My Dad and Larry Hagman


As a kid I remember hearing the story many times that my Dad and Larry Hagman had been in the Air Force together.  What I remember of the story was they were both stationed at the same Air Force base outside of London, England during the Korean War, and Larry Hagman was Mary Martin’s son.  I always found that kind of interesting that Peter Pan’s son was Major Nelson.  Yesterday as my mum told me the story again, she included details that I hadn’t heard before. As the story goes one day Mary Martin walked into the office where my dad was stationed and asked to speak to her son. My Dad asked “who is your son?” and she said “Larry Hagman”. My mum stated “that is how everyone found out who he was because at the time, Larry Hagman wasn’t Larry Hagman”. And then my mum said “I wonder if he was still married to that Swedish woman. You know your father and I went to their wedding reception at the American Embassy.” I checked Wikipedia and he was still married to the Swedish woman. 🙂

What makes this story weird is my dad and Larry Hagman died the same week. My dad died early Wednesday morning. It was so strange when I turned the radio on Saturday morning and heard that Larry Hagman had died. The funny thing is I don’t usually believe in coincidence or happenstance. I believe in God’s fingerprints, timing and design but this seems to be coincidence and that is fine. This past week other things happened that were definitely not coincidence and were definitely God’s timing and design.

Last Monday I was scheduled to lead tours but before I headed into the city I stopped by to drop off my mum’s laundry. As I was getting ready to leave my mum’s room for Manhattan, my cell phone rang. It was the hospice nurse to say that my dad was failing quickly. (My mum is in assisted living at the same facility that my dad was in the nursing home. My dad had been on hospice for a year.)  A stroke 6 years ago took his mind but his body had kept going. Needless to say I canceled my tours and headed to my dad’s room.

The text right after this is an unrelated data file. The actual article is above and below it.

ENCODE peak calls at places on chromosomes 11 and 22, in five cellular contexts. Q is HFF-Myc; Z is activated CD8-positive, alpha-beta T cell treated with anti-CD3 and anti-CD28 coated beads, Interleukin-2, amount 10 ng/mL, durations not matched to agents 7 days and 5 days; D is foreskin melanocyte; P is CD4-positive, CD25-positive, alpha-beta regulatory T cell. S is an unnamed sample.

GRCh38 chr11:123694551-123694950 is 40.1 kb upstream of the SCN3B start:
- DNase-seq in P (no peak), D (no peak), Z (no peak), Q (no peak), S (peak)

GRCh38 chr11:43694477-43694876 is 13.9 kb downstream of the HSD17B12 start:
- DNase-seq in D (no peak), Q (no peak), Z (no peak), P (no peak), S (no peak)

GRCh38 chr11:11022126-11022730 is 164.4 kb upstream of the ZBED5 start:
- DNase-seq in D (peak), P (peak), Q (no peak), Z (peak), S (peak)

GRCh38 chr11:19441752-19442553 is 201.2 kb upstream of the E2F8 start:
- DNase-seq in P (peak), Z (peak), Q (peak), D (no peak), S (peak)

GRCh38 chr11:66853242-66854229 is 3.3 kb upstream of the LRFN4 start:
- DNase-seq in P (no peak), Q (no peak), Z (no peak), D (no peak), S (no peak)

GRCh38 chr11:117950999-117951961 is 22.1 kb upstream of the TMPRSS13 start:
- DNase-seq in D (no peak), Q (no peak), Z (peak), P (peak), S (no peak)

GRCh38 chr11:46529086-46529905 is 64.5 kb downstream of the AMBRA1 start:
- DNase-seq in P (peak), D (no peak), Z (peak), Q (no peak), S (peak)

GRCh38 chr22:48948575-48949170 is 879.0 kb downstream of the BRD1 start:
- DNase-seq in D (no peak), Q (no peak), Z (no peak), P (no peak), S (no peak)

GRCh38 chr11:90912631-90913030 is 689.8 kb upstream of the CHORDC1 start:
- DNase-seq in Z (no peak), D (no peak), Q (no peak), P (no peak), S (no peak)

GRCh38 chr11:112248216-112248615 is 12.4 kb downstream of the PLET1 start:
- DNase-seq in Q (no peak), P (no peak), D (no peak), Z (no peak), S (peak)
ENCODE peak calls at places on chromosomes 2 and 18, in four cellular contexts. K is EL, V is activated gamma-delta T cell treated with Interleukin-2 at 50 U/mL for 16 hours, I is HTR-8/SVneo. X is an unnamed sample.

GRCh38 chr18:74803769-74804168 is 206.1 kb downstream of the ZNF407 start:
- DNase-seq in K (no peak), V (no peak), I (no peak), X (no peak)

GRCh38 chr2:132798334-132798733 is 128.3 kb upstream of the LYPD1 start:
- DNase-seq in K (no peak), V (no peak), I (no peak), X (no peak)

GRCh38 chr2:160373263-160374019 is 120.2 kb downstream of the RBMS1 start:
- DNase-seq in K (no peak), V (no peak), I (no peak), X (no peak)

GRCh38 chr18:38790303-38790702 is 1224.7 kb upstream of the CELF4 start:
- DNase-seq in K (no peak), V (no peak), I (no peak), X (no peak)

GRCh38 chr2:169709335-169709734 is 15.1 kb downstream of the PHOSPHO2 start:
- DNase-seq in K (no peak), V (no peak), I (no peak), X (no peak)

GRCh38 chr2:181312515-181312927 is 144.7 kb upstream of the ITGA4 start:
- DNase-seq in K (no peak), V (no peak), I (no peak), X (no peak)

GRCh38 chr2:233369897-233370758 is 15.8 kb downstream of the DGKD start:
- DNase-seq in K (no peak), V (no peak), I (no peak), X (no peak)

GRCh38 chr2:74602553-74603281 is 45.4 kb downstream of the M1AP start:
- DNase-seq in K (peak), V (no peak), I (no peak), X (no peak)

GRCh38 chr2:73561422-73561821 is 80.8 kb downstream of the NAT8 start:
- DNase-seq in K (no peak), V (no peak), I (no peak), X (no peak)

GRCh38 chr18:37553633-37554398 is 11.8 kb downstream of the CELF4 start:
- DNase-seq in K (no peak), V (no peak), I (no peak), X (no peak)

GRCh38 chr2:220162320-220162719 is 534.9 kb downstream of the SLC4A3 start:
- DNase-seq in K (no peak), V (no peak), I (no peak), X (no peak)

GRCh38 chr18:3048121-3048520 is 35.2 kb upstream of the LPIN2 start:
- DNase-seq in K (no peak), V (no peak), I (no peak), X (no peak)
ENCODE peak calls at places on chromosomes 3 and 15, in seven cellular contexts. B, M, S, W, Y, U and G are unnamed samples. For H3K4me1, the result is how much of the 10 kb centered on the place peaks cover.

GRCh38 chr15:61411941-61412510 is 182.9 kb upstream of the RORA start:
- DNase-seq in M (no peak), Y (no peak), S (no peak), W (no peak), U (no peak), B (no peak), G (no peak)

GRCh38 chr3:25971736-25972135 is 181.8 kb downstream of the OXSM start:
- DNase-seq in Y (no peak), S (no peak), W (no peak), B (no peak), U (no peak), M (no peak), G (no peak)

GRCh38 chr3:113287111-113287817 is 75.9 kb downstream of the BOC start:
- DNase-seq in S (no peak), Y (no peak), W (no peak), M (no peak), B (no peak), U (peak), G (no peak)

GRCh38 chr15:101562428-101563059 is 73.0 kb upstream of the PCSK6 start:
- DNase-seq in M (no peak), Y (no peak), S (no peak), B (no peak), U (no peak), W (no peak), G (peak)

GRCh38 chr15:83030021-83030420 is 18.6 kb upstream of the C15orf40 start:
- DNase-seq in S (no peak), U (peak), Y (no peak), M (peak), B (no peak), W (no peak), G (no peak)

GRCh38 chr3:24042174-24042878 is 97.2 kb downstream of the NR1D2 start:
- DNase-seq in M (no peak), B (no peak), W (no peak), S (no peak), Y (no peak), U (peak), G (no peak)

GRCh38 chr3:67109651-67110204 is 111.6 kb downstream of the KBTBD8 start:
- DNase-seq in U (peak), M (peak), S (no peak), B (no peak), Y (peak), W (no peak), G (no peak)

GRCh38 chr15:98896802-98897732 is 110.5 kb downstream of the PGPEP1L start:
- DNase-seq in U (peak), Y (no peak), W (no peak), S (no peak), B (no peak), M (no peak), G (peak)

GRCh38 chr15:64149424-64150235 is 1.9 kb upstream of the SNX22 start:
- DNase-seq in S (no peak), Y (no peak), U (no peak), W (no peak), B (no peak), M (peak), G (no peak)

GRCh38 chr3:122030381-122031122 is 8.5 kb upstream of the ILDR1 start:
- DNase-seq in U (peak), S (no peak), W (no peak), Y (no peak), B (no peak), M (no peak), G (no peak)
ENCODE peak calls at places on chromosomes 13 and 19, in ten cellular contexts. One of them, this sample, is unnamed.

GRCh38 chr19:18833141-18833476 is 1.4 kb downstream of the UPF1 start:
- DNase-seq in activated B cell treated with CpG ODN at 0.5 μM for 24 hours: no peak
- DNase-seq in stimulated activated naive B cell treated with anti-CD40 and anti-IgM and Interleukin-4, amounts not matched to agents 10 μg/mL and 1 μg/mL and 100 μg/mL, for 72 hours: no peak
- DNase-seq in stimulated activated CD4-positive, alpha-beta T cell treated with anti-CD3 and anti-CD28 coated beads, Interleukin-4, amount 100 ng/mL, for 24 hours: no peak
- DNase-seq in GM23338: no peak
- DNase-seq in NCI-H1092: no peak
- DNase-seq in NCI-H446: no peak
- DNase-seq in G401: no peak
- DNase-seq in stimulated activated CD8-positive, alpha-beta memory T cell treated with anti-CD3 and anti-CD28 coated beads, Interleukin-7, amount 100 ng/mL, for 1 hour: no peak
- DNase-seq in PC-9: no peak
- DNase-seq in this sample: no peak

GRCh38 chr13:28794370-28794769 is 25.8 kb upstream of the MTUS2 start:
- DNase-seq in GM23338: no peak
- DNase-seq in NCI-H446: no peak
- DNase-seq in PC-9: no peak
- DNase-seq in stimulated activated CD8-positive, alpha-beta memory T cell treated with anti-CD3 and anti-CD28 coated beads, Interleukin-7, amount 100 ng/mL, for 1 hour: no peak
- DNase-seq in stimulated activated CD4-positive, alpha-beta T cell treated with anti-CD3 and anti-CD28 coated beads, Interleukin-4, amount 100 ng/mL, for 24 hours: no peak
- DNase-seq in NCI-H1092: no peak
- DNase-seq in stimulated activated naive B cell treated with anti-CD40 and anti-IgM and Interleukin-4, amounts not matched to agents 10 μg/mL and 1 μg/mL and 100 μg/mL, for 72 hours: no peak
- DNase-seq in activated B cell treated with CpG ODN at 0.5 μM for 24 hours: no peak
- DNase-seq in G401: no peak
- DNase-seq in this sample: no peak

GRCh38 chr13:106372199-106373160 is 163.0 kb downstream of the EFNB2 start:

My sister, my mum and I would spend Monday and Tuesday at his bedside. At one point on Monday, the hospice chaplain would ask “what do you think your dad would say to you?” I commented that “there wasn’t really anything profound that needed to be said. Because we had always said those things to each other.” I would also comment “I am blessed. I know who my earthly father is and I know who my Heavenly Father is”.  Very early Wednesday morning I would receive the phone call that my dad had died. My mum had picked the funeral parlor but hadn’t finalized plans. So late Wednesday morning I would head to the funeral parlor to make the arrangements. When I arrived I was greeted by the funeral director, who I recognized as a man who had been part of a private tour I had led on November 11. Wow!! How can this be?

Last Spring, a walking tour with me had been one of the items that was auctioned off to raise money for the high school my daughters had attended. In late summer, I had been contacted by the woman who had “won” the tour and we had finally decided upon November 11. Fast forward and Hurricane Sandy happens – the memorial is closed, participants scheduled to be part of the tour are without power. There is talk of rescheduling for next Spring but we decide to go forward with the tour. November 11 was a beautiful day.  When I arrive at the Tribute Center, I meet most of this group for the first time. All of them have some connection to my daughters’ former high school.   Two people I know and this is a repeat tour for them. I  also come to find out that one gentleman is actually a tour guide at Gettysburg, and another gentleman is a volunteer firefighter.  It makes me a little nervous having a tour guide on my tour. And the firefighter will share with me his visit to the site on September 12, 2001. The line at the memorial is long but the tour proves to be a success. And 10 days later I will walk up to the funeral parlor my mum had chosen to be greeted by the funeral director who was the volunteer firefighter on my tour. Unbelievable.

James Ray Clark, Jr.  September 31, 1931 to November 21, 2012 – husband of one woman for 59 years, loving father of 4 children, grandfather to 5 grandchild and great-grandfather of 1 great-grandson and owner of lots, and lots of books. Thanks Daddy for always believing in me, for always encouraging me and for teaching me to question and learn. 🙂

Oops- wrong number!!